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Evolution of Clinical, Biochemical and Microbiome Biomarkers of Conversion to Parkinson Disease in Glucocerebrosidase Mutation Carriers: Insights into Aetiology, Pathogenesis and Future Therapies

Menozzi, Elisa; (2024) Evolution of Clinical, Biochemical and Microbiome Biomarkers of Conversion to Parkinson Disease in Glucocerebrosidase Mutation Carriers: Insights into Aetiology, Pathogenesis and Future Therapies. Doctoral thesis (Ph.D), UCL (University College London). Green open access

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Abstract

The penetrance of heterozygous variants in GBA1, the commonest genetic risk factor for Parkinson disease (PD), is incomplete (10%-30%), but the reasons underlying this phenomenon are unknown. Accumulation of abnormal α-synuclein in the gastrointestinal tract with subsequent spread to the brain has been proposed as a model of pathogenesis in certain individuals with PD. Which factors trigger these pathophysiological changes in the gut, and the relevance of this model in GBA1-associated PD, remain open questions. The aim of this PhD was to investigate the potential role of the gut microbiome as a factor triggering PD pathology in the gut and contributing to PD development in carriers of GBA1 variants. I created an in-vitro model of PD pathogenesis using intestinal enteroendocrine cells, specialised in sensing bacterial factors through Toll-like receptors (TLRs). I showed that upon short-term exposure to the bacterial membrane components lipopolysaccharide (TLR4 agonist) and lipopeptides (TLR2 agonist), intracellular levels of α-synuclein protein were increased in mouse enteroendocrine cells, especially upon LPS exposure. Use of a TLR4 antagonist effectively reduced the lipopolysaccharide-mediated effect. Prior to evaluating the gut microbiome in GBA1 variant carriers, I sought to determine the effect of host GBA1 genetic status on gut microbiome composition by analysing it in mice carrying heterozygous variants in GBA1 and littermate controls. I showed that the ‘cage effect’ remarkably homogenised the gut microbiome of animals with different genotypes that were mixed in the same cage. I then examined the clinical and microbiome aspects of a cohort of carriers of GBA1 variants, with and without PD, and compared them to non-carriers. The main outcome was that PD patients carrying GBA1 variants showed worse olfactory function compared to non-carriers. Microbial richness was similar across groups, whereas some differences in gut microbiome composition emerged between healthy individuals and asymptomatic carriers, as well as between PD patients with and without GBA1 variants.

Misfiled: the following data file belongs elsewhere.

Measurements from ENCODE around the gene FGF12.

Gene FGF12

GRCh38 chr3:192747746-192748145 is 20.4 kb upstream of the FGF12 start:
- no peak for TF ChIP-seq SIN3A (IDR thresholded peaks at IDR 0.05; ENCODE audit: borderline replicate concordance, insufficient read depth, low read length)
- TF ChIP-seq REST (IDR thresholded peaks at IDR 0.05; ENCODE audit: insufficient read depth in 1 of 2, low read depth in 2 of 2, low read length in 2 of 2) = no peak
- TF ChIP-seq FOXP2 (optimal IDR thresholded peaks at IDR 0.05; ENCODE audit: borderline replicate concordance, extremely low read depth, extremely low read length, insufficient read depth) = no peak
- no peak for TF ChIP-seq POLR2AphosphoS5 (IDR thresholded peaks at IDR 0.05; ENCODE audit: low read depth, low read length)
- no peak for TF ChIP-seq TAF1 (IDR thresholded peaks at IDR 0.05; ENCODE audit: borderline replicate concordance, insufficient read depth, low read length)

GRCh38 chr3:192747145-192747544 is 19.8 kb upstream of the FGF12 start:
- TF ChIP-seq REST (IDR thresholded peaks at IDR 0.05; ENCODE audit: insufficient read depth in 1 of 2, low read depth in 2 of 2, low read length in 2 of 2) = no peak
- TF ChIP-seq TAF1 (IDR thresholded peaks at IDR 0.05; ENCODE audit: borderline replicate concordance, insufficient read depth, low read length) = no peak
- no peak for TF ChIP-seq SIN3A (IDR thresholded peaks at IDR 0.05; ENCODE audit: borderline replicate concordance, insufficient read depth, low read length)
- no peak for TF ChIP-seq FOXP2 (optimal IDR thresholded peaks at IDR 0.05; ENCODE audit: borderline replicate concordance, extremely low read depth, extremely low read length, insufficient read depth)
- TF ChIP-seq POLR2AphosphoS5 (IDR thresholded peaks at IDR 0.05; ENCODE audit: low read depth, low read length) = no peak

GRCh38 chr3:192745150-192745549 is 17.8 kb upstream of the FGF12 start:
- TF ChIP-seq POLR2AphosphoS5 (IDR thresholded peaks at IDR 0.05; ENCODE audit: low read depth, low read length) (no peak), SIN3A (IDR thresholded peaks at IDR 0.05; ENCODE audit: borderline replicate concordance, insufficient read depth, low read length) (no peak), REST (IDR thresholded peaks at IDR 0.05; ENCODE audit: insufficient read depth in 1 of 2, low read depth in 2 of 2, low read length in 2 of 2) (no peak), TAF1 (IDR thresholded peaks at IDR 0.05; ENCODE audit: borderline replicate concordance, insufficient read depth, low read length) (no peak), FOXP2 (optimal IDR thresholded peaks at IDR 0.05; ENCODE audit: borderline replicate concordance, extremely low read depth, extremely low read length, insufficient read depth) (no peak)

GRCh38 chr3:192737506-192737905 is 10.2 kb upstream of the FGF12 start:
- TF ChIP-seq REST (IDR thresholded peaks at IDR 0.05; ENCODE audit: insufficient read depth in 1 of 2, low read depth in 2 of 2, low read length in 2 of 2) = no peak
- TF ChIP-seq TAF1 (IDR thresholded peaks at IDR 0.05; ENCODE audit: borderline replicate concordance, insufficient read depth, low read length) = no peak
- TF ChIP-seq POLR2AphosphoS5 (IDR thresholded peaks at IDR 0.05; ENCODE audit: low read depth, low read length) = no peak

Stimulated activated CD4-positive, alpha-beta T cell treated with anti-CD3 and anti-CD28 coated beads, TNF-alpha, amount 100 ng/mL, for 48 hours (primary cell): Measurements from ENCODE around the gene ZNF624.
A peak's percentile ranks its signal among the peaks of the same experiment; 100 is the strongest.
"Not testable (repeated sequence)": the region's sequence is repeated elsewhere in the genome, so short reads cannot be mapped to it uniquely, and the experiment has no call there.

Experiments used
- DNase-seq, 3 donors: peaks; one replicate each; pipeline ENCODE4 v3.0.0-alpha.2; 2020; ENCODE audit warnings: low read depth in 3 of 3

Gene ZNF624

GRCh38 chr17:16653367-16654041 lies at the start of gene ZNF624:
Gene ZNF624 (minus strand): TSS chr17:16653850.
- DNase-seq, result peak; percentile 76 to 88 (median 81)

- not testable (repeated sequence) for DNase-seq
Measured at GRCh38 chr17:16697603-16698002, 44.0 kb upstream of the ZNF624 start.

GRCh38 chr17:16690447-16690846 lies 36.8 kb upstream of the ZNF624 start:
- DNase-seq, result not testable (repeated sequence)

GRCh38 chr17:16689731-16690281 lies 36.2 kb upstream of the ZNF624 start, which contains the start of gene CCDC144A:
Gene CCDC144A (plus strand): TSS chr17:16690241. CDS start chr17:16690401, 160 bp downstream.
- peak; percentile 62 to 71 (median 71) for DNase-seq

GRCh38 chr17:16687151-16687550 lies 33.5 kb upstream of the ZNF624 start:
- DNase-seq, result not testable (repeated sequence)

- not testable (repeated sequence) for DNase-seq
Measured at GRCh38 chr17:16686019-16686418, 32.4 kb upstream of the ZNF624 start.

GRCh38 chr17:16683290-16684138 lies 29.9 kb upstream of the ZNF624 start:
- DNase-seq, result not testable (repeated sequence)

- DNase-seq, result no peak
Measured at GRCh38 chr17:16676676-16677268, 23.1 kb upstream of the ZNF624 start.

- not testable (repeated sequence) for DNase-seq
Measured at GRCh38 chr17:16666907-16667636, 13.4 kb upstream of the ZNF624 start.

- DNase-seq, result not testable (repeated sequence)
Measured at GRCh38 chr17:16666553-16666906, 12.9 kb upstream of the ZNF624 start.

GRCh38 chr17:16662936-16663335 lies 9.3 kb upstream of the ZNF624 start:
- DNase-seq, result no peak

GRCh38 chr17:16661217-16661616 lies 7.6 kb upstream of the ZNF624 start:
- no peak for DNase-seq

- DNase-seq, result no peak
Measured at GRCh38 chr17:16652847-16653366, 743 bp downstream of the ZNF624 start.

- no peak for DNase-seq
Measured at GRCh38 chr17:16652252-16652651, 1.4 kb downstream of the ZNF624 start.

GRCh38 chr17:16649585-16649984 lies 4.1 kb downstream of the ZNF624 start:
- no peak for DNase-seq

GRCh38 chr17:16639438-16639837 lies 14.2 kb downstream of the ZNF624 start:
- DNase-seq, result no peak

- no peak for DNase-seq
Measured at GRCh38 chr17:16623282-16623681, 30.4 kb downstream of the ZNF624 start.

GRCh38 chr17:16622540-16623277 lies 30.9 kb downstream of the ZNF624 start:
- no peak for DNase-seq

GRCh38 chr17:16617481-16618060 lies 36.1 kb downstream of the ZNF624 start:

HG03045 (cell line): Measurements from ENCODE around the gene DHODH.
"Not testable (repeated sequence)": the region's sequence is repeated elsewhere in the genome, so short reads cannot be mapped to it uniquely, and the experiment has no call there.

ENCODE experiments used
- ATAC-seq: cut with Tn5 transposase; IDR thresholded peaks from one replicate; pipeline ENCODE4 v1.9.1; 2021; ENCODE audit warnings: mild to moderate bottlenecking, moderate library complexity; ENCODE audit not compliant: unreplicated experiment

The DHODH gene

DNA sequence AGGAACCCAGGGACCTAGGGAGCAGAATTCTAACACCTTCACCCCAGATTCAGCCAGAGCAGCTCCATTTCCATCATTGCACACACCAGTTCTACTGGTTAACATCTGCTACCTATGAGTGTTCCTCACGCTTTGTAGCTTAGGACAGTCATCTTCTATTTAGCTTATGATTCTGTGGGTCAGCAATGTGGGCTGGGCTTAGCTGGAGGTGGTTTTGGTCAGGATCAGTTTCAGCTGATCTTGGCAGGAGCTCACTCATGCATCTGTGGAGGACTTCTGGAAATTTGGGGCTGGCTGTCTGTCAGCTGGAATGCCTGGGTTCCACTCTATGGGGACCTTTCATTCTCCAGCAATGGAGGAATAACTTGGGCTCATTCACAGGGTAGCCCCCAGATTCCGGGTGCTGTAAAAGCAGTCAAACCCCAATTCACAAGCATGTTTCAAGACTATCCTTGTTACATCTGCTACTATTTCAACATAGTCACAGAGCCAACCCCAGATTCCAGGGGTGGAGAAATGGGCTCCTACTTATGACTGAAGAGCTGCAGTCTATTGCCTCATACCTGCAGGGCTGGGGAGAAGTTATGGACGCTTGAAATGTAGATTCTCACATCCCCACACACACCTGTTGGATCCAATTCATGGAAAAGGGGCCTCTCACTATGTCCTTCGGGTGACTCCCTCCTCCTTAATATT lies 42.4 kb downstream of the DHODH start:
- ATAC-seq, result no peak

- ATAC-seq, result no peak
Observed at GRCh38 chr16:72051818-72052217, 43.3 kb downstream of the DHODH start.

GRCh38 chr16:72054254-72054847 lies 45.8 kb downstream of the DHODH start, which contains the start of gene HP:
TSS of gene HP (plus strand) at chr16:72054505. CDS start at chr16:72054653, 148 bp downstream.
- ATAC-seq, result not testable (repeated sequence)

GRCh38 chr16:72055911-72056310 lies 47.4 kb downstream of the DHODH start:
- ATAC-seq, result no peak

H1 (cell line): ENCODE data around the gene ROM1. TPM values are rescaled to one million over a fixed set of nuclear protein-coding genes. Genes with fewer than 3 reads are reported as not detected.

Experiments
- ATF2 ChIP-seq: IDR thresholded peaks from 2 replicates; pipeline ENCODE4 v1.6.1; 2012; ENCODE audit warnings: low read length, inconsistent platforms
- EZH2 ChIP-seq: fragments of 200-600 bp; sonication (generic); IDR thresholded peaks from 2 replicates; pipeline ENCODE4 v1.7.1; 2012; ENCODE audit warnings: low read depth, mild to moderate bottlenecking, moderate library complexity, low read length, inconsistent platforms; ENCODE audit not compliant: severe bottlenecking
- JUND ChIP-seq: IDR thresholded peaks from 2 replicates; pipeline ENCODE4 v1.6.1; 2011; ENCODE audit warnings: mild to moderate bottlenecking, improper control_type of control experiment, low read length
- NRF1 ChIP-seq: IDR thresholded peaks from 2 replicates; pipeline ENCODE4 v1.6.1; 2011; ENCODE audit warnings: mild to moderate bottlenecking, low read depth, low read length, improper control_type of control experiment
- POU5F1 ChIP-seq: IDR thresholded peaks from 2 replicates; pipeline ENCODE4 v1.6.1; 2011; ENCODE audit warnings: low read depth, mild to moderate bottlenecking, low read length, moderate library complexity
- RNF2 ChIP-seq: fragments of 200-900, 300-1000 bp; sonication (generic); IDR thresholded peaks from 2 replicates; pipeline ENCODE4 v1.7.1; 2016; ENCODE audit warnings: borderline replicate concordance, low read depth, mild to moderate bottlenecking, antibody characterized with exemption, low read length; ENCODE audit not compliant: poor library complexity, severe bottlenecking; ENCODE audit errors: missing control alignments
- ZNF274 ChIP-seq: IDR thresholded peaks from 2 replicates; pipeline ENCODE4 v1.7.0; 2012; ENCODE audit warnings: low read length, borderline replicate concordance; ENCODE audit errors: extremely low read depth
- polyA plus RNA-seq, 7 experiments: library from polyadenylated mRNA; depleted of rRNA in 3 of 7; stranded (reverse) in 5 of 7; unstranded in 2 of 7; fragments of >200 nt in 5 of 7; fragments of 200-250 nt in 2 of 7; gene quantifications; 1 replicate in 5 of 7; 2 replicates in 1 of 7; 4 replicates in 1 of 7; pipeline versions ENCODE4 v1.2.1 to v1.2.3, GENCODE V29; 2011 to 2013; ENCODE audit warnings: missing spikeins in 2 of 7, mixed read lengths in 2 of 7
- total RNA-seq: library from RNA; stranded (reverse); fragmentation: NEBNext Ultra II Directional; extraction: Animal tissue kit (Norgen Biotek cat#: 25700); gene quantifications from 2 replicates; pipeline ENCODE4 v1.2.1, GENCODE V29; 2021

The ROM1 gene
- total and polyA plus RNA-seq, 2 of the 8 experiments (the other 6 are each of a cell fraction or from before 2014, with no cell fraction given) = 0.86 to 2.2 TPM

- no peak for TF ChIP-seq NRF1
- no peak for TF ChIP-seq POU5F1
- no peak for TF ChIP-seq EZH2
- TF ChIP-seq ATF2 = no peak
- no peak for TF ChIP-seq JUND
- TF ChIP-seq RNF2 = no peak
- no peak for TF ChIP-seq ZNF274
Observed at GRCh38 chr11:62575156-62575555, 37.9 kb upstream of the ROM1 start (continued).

Type: Thesis (Doctoral)
Qualification: Ph.D
Title: Evolution of Clinical, Biochemical and Microbiome Biomarkers of Conversion to Parkinson Disease in Glucocerebrosidase Mutation Carriers: Insights into Aetiology, Pathogenesis and Future Therapies
Open access status: An open access version is available from UCL Discovery
Language: English
Additional information: Copyright © The Author 2022. Original content in this thesis is licensed under the terms of the Creative Commons Attribution-NonCommercial 4.0 International (CC BY-NC 4.0) Licence (https://creativecommons.org/licenses/by-nc/4.0/). Any third-party copyright material present remains the property of its respective owner(s) and is licensed under its existing terms. Access may initially be restricted at the author’s request.
UCL classification: UCL
UCL > Provost and Vice Provost Offices > School of Life and Medical Sciences
UCL > Provost and Vice Provost Offices > School of Life and Medical Sciences > Faculty of Brain Sciences
UCL > Provost and Vice Provost Offices > School of Life and Medical Sciences > Faculty of Brain Sciences > UCL Queen Square Institute of Neurology
UCL > Provost and Vice Provost Offices > School of Life and Medical Sciences > Faculty of Brain Sciences > UCL Queen Square Institute of Neurology > Clinical and Movement Neurosciences
URI: https://discovery.ucl.ac.uk/id/eprint/10184682
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